fbpx

Shalom Rubanowitz: The Rabbi on the Beach

"People are able to feel at home because they can connect to something authentic. It’s just what their Jewish soul is looking for.”
[additional-authors]
June 30, 2022
Rabbi Shalom Rubanowitz

On the Venice Beach boardwalk, just steps away from trendy restaurants, weed shops, tattoo parlors and, of course, the ocean, is an Orthodox synagogue with three bright blue Stars of David on its facade. It’s called the Pacific Jewish Center, AKA the Shul on the Beach, and it’s there that Rabbi Shalom Rubanowitz welcomes Jews of all kinds. A typical Shabbat service might include those who are observant, those who are unaffiliated, young professionals, community residents and visitors to the popular SoCal destination. 

Given his unique congregation, it’s no surprise Rubanowitz became the synagogue’s spiritual leader in a non-traditional fashion. Over the weekend of July 4, 2015, with his daughter Dena he Airbnb’d a boat in Marina del Rey. He called the Shul on the Beach to see if anyone could offer Shabbat hospitality.

“We hit the ‘Shabbos invitation jackpot’ and were invited to the home of a lovely couple from the shul, with whom I became great friends,” Rubanowitz told the Journal. “When the shul needed a rabbi a few years later, I’m told I was the first call.”

The rabbi, who is originally from the Fairfax district and attended Yavneh Hebrew Academy, has been working at the synagogue since 2015, but he’s been a lawyer and a pulpit rabbi for over 20 years. He learned at Beth Medrash Govoha in Lakewood, New Jersey, and received ordination while he was there, became certified in Jewish marriage and family law and gained admission to the Bar in 14 states.  

Growing up, Rubanowitz spent three years in Israel when his parents decided to make aliyah and try living there. While in the Jewish State, he studied in Safed and Jerusalem.

“That was a big part of my life,” he said. “I gained new knowledge of a broader Jewish world outside of just our local community. I learned Hebrew and understood Israeli life.”

Rubanowitz had no intention to become a rabbi. While his parents raised him and his nine siblings to be learned, he wanted to take a different path from his five brothers; all of them became rabbis and teachers and didn’t go to college. He attended Rutgers Law School, where he came across a rabbinic opportunity.

“I got a place to live above a shul and in exchange, I was the rabbi,” he said. “I was a part-time rabbi and just never stopped. I knew I wanted to be a lawyer since I was in high school, but I never thought I’d go into the rabbinate. Once I saw I could do both, I kept it up throughout my career.”

Going to college gave Rubanowitz a more open-minded perspective, one which would serve him well at the Shul on the Beach.

“I recognized there is a lot of wisdom and knowledge in the secular world,” he said. “If you’re a rabbinic student or raised very Orthodox, you may think this is the only way to go and other people are wrong. It gets very insular and can create a feeling that you know the truth and the truth is only held by those who grew up Orthodox. Going to law school, I was able to see the value of human beings in the secular world and relate to them. It made my religious and secular worlds better, giving me a broader perspective on my religious life.”

Rubanowitz calls himself the “out-of-the-box Orthodox rabbi.” When he first came to the Shul on the Beach, it was in survival mode, because many of the congregants had moved to the La Brea and Pico-Robertson Jewish communities. Working with the remaining shul members, he came up with ways to ensure the shul not just survived, but thrived.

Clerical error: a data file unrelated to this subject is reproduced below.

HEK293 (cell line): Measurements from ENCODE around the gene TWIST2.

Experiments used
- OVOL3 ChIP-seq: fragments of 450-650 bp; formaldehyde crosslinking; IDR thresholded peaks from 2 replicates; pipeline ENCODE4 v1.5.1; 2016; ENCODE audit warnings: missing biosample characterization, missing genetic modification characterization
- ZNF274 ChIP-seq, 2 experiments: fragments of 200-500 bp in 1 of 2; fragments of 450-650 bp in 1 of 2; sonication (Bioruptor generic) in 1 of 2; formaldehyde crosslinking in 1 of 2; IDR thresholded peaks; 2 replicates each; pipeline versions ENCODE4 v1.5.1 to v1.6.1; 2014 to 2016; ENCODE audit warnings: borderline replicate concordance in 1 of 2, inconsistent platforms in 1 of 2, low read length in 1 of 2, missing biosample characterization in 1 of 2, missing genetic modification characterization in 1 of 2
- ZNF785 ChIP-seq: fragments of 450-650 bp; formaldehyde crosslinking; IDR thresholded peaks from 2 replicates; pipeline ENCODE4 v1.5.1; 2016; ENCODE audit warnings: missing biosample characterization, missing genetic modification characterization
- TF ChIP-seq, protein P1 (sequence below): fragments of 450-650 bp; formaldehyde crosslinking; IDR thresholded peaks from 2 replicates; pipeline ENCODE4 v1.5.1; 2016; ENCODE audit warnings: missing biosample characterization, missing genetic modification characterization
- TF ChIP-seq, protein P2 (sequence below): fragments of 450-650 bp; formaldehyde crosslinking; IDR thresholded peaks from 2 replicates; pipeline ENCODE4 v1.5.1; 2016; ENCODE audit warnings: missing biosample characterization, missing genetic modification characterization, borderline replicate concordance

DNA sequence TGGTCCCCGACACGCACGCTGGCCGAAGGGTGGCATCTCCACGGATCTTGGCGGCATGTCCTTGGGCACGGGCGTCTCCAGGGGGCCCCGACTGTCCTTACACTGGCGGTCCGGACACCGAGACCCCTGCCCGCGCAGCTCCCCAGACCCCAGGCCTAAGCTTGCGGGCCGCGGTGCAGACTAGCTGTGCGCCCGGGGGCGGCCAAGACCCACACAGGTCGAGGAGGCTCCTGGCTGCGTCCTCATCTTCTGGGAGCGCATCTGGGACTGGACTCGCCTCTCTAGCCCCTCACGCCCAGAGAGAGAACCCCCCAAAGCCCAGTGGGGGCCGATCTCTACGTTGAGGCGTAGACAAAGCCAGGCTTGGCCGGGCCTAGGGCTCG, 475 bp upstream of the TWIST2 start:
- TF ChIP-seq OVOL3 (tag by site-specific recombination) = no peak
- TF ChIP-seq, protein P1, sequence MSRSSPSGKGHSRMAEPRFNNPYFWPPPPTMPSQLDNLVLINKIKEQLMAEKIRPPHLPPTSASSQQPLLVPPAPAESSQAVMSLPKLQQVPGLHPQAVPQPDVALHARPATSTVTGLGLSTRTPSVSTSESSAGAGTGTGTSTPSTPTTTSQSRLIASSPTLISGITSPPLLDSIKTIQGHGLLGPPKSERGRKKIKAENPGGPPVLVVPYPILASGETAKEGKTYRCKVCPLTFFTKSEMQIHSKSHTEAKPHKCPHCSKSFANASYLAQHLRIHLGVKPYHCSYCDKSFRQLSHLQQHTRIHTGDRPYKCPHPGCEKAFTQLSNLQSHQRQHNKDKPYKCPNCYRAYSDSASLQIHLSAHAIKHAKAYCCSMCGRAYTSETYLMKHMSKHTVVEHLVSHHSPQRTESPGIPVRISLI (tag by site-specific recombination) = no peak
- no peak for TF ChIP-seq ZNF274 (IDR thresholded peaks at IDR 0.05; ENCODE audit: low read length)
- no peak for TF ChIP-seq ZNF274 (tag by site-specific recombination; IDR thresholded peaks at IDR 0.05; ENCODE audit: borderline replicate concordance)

“I focused on creating a place where people can find a home and connection,” he said. “Now it’s in a revival, where people are joining us for Shabbat meals and services. People are happy to be part of a community.”

One Friday night a month, the synagogue hosts a Shabbat lounge, where sushi and sake are served. They’ve held standup comedy shows and klezmer concerts and offer a matchmaking service, too.

“I got divorced and I’m still single, so I can relate to a lot of singles out there,” said Rubanowitz. “We have a very big focus on singles who can meet each other. We’ve made some matches.”

In the end, what he believes attracts people to the Shul on the Beach is its dedication to traditional Judaism – while welcoming in outsiders.

In the end, what he believes attracts people to the Shul on the Beach is its dedication to traditional Judaism – while welcoming in outsiders.

“We’re very authentic and keep the sense of tradition,” Rubanowitz said. “But at the same time, it’s very open to any kind of person who comes in. People are able to feel at home because they can connect to something authentic. It’s just what their Jewish soul is looking for.”

Fast Takes With Shalom Rubanowitz

What’s your favorite Jewish food?

Shalom Rubanowitz: Can I have two? Chopped liver and good schmaltz herring.

JJ: What’s your perfect Shabbat look like?

SR: Having plenty of time to eat and learn and meet everybody and sleep.

JJ: What do you do on your day off?

SR: On Sundays, I’ll take time to ride my motorcycle and sail my boat and hang out with my kids.

JJ: What’s your favorite place in Venice?

SR: I love the canals. No question about it. And my shul’s library. I love my library. 

Did you enjoy this article?
You'll love our roundtable.

Editor's Picks

Latest Articles

Ha Lachma Anya

This is the bread of affliction our ancestors ate in the land of Egypt

Israel Strikes Deep Inside Iran

Iranian media denied any Israeli missile strike, writing that the Islamic Republic was shooting objects down in its airspace.

More news and opinions than at a
Shabbat dinner, right in your inbox.

More news and opinions than at a Shabbat dinner, right in your inbox.

More news and opinions than at a Shabbat dinner, right in your inbox.